Back outside near The Moon Tower, Sketch was ready to go. Are they from Austin? Orlando? A bit of both. Drummer James Adkins had become a Florida staple after his time with great Orlando fusion band The Conglomerate before appearing in any number of combinations and permutations with musicians from far and wide. Great drummer number 3.
Adkins was joined by Daniel Howard on guitar and Montez Garner on bass. Both Garner and Adkins sang as well. There was great funky R&B, blistering rock, raucous fun, and sweet soul. From the very first notes, we knew this was going to be a rocket ship to the stars, musically. There was so much unbridled enthusiasm. Adkins sang “Problems,” with Garner killing on bass.
[I posted this next exchange online in real time:]
Band is laying down heavy ORIGINAL funk. Drummer says, “Do you like funk?” Big cheers.
Woman at table directly in front of band yells, “PRINCE!” Adkins says maybe later in set. Woman promptly turns her back to the band and carries on protracted conversation. She never looked at them again.
In my head, I’m trying to do the Vulcan mind meld:
PLEASE, for the love of music, DO NOT PLAY HER REQUEST.
AND. THEY. DID. NOT! For the record, Sketch would play a set on Sunday night as well, and they blew out a tremendous “Purple Rain.” You gotta love karma!
Adkins also sang the soulful tune before Howard crushed some big jam deep rock during “Nudes” on guitar. It was ridiculous! Garner then took lead on The Spinners’ smash hit “It’s a Shame.” Next up was another great jam and some sing-along choruses of “LA LA LA.” This set was fun, frenetic, frantic, and funky. Welcome back, James!
[SKETCH: Problems, ??, Nudes, It’s a Shame, Really Know Your Lover, Africa, Bad News, Sumthn Else, Funk, Etc.]
We moved back inside the brewery for the fourth band of the evening, Katara. I knew nothing at all about them, or so I thought. Yet there was bassist extraordinaire Jon Shea and the great Natalie DePergola on drums (great drummer number 4). Also on stage were Willy ? on percussion and Seth Lynn on harp (NOT harmonica) and synths, sometimes alternately, sometimes simultaneously!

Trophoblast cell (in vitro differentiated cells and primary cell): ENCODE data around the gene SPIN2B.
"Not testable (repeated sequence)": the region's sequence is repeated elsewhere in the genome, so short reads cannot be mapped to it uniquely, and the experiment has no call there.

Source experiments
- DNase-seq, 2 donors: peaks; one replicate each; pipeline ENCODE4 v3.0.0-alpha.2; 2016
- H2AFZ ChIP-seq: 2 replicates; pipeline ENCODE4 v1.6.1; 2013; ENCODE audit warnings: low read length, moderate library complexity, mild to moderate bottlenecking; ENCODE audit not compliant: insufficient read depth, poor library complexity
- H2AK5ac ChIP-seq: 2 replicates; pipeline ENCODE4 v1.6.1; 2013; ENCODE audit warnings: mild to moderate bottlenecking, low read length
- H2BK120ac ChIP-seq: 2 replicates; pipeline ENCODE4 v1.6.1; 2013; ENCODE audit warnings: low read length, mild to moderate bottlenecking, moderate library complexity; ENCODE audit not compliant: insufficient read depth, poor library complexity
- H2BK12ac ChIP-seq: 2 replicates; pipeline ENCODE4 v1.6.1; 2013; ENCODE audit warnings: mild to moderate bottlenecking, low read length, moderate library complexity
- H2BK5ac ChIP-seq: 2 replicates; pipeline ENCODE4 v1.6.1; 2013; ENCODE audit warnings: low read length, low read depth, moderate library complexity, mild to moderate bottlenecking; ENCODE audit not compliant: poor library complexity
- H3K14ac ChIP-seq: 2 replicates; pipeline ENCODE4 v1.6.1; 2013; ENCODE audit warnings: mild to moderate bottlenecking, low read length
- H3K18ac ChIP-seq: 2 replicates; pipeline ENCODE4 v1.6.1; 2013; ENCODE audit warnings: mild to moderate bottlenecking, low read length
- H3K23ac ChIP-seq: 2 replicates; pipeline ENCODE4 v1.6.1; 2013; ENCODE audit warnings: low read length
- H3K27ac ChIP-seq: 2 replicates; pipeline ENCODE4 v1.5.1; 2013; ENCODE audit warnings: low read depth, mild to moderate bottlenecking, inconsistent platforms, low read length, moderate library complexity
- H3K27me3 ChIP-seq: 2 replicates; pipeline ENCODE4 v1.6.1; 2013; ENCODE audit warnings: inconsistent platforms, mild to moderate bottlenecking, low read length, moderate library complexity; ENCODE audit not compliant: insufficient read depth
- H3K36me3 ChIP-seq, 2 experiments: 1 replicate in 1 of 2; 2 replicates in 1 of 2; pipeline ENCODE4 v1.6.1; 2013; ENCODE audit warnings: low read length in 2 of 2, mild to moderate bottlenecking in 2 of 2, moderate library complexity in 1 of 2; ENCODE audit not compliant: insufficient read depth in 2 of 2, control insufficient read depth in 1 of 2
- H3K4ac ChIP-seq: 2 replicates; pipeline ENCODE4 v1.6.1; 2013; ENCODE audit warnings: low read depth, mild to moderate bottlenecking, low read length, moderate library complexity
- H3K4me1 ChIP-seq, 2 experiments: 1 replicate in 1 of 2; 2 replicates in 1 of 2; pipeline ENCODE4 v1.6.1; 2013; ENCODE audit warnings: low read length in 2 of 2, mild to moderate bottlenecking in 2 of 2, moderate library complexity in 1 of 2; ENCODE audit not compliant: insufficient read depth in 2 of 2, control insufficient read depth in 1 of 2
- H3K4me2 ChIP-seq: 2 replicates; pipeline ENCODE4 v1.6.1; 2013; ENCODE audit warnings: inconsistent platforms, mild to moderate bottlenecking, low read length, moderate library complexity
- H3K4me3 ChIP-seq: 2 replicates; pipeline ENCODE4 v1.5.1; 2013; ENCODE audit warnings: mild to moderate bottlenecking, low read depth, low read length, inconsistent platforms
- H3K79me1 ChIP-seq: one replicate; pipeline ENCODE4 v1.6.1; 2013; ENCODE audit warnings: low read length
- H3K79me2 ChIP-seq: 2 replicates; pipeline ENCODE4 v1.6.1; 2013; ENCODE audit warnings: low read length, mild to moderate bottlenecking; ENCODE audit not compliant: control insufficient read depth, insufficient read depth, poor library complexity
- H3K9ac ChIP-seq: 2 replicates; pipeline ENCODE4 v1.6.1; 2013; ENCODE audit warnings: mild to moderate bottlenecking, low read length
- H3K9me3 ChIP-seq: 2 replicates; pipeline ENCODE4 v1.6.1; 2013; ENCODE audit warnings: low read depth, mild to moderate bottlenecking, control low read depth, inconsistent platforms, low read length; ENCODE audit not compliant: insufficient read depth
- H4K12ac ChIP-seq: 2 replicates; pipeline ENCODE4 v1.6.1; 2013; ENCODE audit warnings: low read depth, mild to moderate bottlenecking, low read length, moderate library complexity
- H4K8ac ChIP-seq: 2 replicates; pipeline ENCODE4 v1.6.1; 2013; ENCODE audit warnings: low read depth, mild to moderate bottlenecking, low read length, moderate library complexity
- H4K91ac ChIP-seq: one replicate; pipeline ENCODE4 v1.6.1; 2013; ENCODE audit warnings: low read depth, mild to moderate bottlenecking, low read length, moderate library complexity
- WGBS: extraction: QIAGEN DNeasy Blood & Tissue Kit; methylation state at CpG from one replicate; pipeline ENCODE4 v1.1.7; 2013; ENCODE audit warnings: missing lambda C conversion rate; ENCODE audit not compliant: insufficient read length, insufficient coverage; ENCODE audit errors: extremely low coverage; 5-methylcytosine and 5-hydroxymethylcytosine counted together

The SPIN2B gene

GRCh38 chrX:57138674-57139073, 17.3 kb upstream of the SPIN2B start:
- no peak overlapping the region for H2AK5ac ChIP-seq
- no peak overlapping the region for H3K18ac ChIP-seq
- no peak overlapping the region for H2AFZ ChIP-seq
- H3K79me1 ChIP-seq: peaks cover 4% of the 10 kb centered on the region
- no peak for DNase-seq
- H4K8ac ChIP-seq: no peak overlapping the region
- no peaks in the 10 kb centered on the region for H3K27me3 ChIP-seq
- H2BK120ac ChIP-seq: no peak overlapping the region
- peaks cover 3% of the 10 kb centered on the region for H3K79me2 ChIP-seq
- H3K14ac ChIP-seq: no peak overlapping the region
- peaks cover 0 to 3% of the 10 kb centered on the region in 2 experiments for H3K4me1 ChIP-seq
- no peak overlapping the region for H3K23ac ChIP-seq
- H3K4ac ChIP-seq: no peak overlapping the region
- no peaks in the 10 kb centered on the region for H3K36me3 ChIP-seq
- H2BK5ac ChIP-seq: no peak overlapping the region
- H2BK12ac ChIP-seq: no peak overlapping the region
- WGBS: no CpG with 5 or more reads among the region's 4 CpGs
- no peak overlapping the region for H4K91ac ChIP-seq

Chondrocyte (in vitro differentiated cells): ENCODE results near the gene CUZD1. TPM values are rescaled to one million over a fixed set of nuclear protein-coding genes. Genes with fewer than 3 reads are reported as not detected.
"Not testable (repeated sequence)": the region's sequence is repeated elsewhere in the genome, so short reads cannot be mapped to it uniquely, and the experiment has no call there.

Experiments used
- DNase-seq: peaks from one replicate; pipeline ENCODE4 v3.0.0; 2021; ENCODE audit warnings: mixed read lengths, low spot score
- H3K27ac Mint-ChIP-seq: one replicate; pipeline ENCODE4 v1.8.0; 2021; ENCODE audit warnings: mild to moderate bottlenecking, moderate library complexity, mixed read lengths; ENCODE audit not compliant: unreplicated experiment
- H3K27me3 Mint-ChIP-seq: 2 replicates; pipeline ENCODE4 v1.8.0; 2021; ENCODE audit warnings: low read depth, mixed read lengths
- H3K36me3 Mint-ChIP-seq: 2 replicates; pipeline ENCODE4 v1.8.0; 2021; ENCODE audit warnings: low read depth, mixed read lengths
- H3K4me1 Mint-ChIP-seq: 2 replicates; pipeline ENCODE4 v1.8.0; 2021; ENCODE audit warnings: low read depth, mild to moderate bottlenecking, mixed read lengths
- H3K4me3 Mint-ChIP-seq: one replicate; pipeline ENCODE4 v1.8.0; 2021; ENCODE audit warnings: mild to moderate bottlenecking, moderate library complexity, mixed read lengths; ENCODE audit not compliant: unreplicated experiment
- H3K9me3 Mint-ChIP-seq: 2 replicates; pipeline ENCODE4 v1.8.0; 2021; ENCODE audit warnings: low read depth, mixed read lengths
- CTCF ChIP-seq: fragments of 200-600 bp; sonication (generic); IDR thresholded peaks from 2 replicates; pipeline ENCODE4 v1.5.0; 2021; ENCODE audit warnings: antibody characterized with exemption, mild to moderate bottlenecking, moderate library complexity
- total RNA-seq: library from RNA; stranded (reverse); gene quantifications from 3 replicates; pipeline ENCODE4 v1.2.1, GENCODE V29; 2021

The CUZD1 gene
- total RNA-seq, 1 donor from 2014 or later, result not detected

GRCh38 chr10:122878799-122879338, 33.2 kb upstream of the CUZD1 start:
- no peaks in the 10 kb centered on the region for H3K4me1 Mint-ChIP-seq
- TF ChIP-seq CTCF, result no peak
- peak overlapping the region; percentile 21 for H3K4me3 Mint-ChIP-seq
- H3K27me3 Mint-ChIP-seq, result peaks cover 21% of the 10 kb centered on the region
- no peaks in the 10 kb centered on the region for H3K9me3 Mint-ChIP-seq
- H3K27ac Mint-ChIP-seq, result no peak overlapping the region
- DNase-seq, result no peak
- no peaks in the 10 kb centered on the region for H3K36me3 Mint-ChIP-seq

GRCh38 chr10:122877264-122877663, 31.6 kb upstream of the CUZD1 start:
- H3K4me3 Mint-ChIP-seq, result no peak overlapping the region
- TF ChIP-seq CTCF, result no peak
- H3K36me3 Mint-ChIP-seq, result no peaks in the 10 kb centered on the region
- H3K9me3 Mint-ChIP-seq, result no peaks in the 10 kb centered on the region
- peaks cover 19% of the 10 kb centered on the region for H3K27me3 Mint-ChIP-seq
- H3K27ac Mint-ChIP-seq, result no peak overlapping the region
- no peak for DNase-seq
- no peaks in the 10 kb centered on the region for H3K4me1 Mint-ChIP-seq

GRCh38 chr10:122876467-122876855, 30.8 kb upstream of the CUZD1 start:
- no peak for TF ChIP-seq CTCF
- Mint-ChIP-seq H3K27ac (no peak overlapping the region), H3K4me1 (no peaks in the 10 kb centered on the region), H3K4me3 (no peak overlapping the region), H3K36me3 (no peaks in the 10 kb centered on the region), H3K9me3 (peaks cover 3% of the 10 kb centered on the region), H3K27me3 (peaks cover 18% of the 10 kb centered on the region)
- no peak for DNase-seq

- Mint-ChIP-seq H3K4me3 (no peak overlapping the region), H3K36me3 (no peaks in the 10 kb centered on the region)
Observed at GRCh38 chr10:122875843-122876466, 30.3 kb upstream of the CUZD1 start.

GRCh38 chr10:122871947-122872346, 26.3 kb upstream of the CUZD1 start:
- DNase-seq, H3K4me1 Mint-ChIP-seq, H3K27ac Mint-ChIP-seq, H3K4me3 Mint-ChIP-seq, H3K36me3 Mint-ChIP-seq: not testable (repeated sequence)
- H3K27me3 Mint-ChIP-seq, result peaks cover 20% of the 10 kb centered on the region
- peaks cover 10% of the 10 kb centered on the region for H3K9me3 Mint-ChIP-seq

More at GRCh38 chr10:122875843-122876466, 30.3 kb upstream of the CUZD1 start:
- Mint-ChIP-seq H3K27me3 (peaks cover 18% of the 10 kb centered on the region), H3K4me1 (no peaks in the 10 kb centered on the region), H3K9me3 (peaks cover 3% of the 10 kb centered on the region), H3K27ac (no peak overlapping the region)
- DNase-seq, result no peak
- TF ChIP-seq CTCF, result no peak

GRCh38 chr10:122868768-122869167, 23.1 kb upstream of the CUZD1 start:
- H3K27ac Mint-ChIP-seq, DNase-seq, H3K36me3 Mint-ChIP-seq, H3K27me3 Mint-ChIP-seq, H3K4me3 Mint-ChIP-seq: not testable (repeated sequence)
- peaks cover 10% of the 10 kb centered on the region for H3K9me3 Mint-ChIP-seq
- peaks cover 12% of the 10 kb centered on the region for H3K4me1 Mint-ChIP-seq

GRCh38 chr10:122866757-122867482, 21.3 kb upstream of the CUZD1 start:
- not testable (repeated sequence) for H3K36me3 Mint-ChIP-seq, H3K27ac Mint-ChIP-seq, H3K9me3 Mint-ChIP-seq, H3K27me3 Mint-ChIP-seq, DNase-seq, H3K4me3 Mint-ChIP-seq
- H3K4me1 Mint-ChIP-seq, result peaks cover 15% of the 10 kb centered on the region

On the one hand, you might describe some of this music as ethereal lofi/downtempo, but other parts got pretty intense, and then there was hip hop jazz. Let’s just say they were wonderfully all over the map! To add to the visual stimulation, Lynn’s harp strings were a pattern of alternating colors, so beautiful. All of the music was written by Lynn and DePergola.
The whole setup was mesmerizing. On “Oklahoma,” Shea had a great bass intro, followed by synths, going from funk to dreamy. At this point, I lost track of tracks — what happened on which song, but it was all outstanding. The harp playing was riveting; you couldn’t look away!
If I were guessing, I would say that lovely vocalist Sade Holmes joined them for “I’ll Always Be” and stayed for the remainder of the set. Ethereal, jazzy, hip hoppy, joyful — all those adjectives describe what took place with her on the bandstand. Then guitarist Peter Mongaya was in the house, and he plugged in to send the set even higher. He had several excellent, thoughtful solos.
There was deep fusion, funk, superb bass, magical harp, incredible drums and percussion, and finally Holmes singing “There She Is.” It was the perfect ending to a perfect night of great music, four sets outside of the mainstream, all striving for excellence… and hitting that mark!
[KATARA: Lightning, Dune, Oklahoma, Daddy Debussy, Butterfly, Kerala, Yugen (B section only), I’ll Always Be, Flowers, Glasperish, There She Is]
Bravo to Bryant for putting the show together, for sound engineer Chris Fama getting in his 10,000 steps setting up and running sound both inside and out, for the excellent wait staff, for all of the musicians sharing with us, and for all of the patrons ready to challenge themselves with new music!